Most Recent Articles In Fashion Features
Latest Fashion Features Articles
- Marques’ Almeida’s Marta Marques and Paulo Almeida Win LVMH Prize
- Brooke Shields at FIT Graduation: Talks Career, Fears and George Michael
- Looking Back: Elizabeth Taylor’s Yellow Wedding Dress
More Articles By
LONDON — For artist Martin Creed, it was paramount that the runners participating in his installation, “Work No. 850,” which was unveiled at London’s Tate Britain gallery Monday, looked the part.
“I wanted the runners to look beautiful. That’s a very important part of it,” said Creed, referring to his installation, in which runners sprint through Tate Britain’s neoclassic sculpture galleries every 30 seconds. The installation was created for the gallery’s Duveens commission.
To wit, Creed tapped Puma to provide the apparel the runners wear during their dashes, which will continue to take place in the gallery through to Nov. 16. “I realized quite quickly that we needed professional help, that the runners had to have good shoes,” added Creed. “That’s how we got to Puma….It’s really hard work running on these hard surfaces — it shakes your bones, people get injured very easily.”
Creed, a London-based artist who won the Turner Prize in 2001 for a piece entitled “Work No. 227: The Lights Going On and Off” — which exhibited lights turning on and off in an empty gallery space — last year collaborated with Calvin Klein on a presentation of the fashion firm’s collections in London. “I think it’s beautiful to look at people running,” said Creed of his latest work. “That’s the idea of the work: to present people running for the enjoyment of the public….It’s something good to look at, which I think art is.”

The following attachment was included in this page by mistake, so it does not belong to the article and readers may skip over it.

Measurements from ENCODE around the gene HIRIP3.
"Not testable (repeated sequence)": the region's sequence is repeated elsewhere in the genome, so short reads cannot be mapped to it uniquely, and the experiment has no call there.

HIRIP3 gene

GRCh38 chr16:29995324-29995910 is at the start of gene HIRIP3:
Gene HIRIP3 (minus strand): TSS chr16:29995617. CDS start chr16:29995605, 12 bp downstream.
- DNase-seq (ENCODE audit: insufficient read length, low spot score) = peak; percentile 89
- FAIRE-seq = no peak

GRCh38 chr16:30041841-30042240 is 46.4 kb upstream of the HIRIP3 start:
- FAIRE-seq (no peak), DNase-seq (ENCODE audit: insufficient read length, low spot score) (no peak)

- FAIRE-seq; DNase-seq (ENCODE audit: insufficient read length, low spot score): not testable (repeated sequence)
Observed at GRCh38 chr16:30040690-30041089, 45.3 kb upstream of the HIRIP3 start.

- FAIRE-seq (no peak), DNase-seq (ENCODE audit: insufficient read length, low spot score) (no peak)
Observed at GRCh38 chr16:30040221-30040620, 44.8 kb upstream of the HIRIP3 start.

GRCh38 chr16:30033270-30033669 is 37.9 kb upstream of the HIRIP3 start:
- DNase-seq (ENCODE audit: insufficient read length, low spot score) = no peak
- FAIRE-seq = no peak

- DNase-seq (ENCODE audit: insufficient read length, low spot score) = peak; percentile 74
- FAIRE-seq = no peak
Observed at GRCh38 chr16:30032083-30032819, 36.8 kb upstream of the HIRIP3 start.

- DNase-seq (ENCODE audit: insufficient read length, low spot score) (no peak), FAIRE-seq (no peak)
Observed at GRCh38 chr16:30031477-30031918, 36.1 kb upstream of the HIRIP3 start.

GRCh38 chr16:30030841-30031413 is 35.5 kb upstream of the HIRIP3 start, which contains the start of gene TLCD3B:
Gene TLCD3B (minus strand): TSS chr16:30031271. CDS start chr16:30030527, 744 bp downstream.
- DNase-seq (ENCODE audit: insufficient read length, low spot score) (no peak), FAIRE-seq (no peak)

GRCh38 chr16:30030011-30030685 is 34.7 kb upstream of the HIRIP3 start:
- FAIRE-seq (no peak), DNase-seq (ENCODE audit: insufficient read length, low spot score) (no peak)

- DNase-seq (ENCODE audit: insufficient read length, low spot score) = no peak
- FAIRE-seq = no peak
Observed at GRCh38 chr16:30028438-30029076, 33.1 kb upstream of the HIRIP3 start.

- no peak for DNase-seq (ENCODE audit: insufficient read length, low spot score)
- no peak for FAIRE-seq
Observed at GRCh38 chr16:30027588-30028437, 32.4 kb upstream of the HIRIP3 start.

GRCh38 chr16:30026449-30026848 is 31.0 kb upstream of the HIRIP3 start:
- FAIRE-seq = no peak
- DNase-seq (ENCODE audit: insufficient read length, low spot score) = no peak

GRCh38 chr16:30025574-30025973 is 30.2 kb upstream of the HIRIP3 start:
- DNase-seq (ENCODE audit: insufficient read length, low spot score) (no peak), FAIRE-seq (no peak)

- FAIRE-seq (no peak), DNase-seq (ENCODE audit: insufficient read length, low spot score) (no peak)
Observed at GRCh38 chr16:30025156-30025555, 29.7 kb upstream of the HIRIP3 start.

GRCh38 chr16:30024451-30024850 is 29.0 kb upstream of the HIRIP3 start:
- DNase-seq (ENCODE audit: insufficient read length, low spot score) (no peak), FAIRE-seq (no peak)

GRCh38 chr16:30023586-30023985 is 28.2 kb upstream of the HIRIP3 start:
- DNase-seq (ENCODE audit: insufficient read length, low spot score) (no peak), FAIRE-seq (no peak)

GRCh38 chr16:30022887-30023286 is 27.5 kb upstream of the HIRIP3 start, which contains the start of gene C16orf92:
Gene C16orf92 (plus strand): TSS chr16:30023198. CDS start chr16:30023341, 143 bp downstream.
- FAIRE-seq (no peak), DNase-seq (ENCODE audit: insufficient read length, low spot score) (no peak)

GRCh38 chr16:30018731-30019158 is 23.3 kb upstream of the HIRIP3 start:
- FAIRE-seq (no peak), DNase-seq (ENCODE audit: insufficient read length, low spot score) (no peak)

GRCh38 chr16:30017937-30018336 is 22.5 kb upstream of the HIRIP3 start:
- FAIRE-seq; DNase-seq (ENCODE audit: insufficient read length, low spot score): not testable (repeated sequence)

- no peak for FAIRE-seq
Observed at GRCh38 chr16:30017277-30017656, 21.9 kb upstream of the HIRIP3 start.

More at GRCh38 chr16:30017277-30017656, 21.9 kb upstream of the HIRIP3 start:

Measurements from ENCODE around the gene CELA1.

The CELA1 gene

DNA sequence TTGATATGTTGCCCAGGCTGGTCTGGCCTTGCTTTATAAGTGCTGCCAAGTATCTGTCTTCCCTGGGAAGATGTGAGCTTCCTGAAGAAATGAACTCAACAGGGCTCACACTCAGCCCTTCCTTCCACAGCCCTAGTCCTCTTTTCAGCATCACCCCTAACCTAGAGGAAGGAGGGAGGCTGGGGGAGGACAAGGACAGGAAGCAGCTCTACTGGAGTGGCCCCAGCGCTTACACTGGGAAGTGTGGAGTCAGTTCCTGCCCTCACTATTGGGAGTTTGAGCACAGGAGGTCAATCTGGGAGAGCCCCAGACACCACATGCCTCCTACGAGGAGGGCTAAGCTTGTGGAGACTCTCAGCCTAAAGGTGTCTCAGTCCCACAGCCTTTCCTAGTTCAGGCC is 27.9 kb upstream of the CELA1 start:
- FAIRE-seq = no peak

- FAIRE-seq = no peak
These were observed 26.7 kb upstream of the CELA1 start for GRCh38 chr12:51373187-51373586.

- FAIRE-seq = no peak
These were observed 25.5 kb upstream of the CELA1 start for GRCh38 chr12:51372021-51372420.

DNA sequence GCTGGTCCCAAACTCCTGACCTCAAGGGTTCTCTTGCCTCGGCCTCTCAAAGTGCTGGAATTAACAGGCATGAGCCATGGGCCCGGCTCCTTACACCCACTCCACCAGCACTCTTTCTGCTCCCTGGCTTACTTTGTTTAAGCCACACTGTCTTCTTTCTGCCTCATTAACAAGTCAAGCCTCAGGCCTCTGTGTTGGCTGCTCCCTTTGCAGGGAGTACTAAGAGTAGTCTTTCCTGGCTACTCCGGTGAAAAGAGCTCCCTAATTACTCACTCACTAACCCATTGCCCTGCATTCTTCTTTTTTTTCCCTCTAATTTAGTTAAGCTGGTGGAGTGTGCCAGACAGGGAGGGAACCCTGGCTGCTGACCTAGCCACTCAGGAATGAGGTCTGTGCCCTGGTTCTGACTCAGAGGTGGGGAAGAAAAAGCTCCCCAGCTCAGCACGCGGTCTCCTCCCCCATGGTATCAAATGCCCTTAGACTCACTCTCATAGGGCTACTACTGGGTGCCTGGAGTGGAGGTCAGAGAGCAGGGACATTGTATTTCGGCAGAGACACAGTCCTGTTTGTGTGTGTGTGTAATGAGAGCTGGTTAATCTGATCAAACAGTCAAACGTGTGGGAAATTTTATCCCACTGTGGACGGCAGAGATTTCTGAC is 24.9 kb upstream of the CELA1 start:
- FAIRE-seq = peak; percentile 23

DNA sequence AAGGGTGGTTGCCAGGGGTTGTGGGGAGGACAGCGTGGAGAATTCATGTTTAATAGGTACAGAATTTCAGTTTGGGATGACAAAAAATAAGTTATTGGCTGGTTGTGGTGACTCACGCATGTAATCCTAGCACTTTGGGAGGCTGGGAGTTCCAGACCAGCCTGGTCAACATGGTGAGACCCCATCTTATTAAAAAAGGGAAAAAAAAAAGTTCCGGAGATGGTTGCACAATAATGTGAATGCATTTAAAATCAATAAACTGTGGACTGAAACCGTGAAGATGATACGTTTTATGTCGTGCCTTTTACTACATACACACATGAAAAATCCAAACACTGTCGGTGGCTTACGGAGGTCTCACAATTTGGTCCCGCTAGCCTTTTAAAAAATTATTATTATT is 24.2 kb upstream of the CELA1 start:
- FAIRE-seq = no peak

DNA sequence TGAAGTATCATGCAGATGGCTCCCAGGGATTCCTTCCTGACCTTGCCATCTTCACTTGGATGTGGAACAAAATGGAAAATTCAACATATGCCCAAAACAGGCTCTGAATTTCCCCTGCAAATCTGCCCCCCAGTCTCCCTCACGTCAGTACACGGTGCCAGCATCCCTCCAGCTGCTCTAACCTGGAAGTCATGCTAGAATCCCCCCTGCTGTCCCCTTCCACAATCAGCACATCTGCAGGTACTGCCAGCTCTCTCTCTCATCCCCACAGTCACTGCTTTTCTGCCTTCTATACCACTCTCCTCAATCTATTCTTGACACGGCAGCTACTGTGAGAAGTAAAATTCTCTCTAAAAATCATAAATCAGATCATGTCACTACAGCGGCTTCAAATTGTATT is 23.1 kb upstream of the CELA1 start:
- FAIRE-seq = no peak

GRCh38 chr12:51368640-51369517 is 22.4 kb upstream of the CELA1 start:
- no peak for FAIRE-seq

The runners participating in Creed’s work all wear pieces chosen from Puma’s spring 2008 running collection. The runners also wear selected pieces from Puma’s Runway collection, a fashion-inspired line of athleticwear. Puma-sponsored athletes competing at the Beijing Olympics this summer also will wear some pieces from the Runway line during the Games.
And, while Puma is best known for its expertise in athletic apparel, the brand isn’t entirely new to the art world. Last year, the company launched its Reality bag, a limited edition handbag curated by London’s Serpentine Gallery, which selected a series of artists to contribute to the design. “It’s something that we love to do,” said Jochen Zeitz, chief executive officer of Puma, of the brand’s involvement in the installation. “We’re a brand that’s constantly trying to innovate — [we speak to] the innovators, the early adopters. It makes sense for us because art just inspires, and we want to inspire as a brand and with what we do,” he added.
Zeitz stressed, though, that in terms of Creed’s installation, the artwork, rather than Puma as a brand, is the focus. “I think the artwork does the talking, but we have other ideas that we want to do together,” he said, although he declined to elaborate on details of any future collaborations with Creed. “The artwork is the centerpiece, but we are part of it.”
Creed also said he would welcome the possibility of working with Puma in the future. “I wouldn’t draw a line between design and fine art at all,” he said. “Artworks are designed. All I do is put together colors and shapes for people to look at, and that’s what designers do. I’m making products just like a designer.”